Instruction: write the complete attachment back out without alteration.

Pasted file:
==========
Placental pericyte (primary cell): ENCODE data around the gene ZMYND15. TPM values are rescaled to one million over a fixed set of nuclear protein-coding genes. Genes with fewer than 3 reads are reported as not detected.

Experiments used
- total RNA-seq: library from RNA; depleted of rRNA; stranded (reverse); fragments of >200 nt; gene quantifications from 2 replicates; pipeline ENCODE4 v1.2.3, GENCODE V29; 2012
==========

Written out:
Placental pericyte (primary cell): ENCODE data around the gene ZMYND15. TPM values are rescaled to one million over a fixed set of nuclear protein-coding genes. Genes with fewer than 3 reads are reported as not detected.

Experiments used
- total RNA-seq: library from RNA; depleted of rRNA; stranded (reverse); fragments of >200 nt; gene quantifications from 2 replicates; pipeline ENCODE4 v1.2.3, GENCODE V29; 2012